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De Blasio: 'Irresponsible' to renew tax break without reforms

New York City Mayor Bill de Blasio heads

New York City Mayor Bill de Blasio heads to Gov. Andrew Cuomo's office in the state Capitol during a visit to Albany on Wednesday, May 27, 2015. Photo Credit: AP/ Mike Groll

ALBANY - New York Mayor Bill de Blasio said Wednesday it would be "irresponsible" for state lawmakers to simply extend a controversial tax break that he considers a "giveaway" to developers - unless it is significantly changed.

At stake is an obscure tax break, known as the 421-a program, which subsidizes real estate developers to the tune of $1 billion annually. It has been at the hub of three investigations that have shaken up New York politics in the past two years.

It expires this year and, as Newsday reported earlier this month, the ongoing investigations might have a chilling effect on negotiations, with some lawmakers preferring to do a straight extension rather than tinker with it.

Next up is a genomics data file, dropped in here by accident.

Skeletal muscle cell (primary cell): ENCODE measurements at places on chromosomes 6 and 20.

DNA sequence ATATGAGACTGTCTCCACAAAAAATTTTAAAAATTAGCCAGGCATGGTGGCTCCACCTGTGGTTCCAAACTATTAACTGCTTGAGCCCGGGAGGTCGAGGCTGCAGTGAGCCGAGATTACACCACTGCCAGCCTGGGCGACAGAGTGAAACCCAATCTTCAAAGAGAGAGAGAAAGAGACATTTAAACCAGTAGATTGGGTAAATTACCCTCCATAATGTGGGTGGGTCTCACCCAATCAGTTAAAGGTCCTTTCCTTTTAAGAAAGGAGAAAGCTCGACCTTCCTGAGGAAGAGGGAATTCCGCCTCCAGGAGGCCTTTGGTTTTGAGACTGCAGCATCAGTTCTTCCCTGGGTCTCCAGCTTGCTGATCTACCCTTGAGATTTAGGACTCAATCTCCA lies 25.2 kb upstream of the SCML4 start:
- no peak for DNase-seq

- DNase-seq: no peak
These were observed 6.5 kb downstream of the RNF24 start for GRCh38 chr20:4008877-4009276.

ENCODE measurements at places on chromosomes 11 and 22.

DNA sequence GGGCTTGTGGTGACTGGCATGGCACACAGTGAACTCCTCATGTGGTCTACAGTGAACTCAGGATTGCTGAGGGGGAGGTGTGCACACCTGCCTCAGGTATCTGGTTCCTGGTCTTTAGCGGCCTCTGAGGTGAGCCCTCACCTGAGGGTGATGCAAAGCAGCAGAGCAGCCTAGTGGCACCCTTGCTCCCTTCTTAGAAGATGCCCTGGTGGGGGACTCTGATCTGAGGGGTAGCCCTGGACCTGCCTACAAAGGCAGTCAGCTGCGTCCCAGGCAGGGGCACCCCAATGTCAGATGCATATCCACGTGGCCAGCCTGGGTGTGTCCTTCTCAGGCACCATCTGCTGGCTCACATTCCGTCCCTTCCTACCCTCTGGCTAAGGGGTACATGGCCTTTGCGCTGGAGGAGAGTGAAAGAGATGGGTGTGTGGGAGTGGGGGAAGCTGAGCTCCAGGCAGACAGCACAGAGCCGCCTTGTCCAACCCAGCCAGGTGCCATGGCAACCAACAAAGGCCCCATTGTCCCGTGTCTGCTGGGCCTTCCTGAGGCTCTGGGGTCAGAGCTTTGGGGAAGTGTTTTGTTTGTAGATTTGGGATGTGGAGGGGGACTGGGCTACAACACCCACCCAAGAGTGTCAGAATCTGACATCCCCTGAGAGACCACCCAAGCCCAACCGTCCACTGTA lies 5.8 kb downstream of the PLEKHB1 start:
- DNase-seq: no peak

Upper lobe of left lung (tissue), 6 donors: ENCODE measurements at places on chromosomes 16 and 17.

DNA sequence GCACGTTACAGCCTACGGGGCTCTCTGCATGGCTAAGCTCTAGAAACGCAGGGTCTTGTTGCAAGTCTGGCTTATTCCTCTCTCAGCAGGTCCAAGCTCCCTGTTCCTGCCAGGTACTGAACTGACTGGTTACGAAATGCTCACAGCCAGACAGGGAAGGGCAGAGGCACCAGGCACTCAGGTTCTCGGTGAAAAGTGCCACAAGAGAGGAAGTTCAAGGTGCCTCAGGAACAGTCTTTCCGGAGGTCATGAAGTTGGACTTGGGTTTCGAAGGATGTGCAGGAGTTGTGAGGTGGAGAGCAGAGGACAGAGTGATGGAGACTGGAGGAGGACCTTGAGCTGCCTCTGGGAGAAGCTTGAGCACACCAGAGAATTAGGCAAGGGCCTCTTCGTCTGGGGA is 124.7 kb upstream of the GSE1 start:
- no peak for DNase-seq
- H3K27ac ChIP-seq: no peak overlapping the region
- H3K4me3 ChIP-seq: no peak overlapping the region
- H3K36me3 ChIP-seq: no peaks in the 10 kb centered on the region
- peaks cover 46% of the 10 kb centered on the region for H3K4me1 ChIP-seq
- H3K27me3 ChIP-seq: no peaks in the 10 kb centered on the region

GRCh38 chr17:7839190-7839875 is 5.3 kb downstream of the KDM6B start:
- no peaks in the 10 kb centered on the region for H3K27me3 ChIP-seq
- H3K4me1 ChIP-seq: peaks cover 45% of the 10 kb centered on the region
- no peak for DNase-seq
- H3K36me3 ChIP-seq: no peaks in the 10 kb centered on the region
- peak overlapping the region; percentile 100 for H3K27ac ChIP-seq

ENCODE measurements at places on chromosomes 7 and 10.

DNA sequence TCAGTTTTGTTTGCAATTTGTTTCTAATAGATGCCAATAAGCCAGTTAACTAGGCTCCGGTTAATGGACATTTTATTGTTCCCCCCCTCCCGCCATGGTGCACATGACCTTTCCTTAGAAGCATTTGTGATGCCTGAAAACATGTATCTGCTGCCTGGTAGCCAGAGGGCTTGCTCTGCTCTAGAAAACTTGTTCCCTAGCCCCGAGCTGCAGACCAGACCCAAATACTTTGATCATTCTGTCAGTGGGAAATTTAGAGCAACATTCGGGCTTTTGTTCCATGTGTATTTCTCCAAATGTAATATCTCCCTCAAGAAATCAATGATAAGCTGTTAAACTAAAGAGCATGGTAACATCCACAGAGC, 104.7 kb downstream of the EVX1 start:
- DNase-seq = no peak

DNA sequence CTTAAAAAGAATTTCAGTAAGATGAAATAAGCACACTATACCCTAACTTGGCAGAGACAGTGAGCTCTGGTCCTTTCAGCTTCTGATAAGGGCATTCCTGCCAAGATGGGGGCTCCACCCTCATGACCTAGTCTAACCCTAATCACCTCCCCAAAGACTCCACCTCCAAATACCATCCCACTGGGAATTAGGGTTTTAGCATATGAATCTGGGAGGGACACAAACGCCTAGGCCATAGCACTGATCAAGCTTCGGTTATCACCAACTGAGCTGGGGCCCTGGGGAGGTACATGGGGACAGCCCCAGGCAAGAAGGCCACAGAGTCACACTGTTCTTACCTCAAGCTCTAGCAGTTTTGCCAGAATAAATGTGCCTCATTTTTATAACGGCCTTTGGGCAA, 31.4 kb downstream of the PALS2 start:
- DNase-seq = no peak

"I think it's irresponsible," de Blasio said of that approach, after emerging from a nearly one hour meeting with Gov. Andrew M. Cuomo, a fellow Democrat.  The mayor came to the State Capitol to lobby on 421-a, rent control laws and mayoral control of New York City schools. He also was to meet with Assembly Speaker Carl Heastie (D-Bronx) and Senate Majority Leader John Flanagan (R-East Northport).

The mayor repeated his view that the current 421-a rules don't do enough to hold developers accountable for building affordable housing units.

"You can't simply extend 421-a without reforming it," he said. "If you extend it, it just constitutes more giveaways to developers and less ability to create affordable housing."

De Blasio wants state lawmakers to make mayoral control of city schools permanent but said he's willing to accept a three-year extension offered by Cuomo and the Democrat-led Assembly.

"It should be permanent, but if three years is a practical possibility right now, that would significantly help us," de Blasio said.

The Republican-led Senate, which backed much longer extension on the schools issues when Michael Bloomberg was mayor, has said it wants changes before it will renew the law.

 

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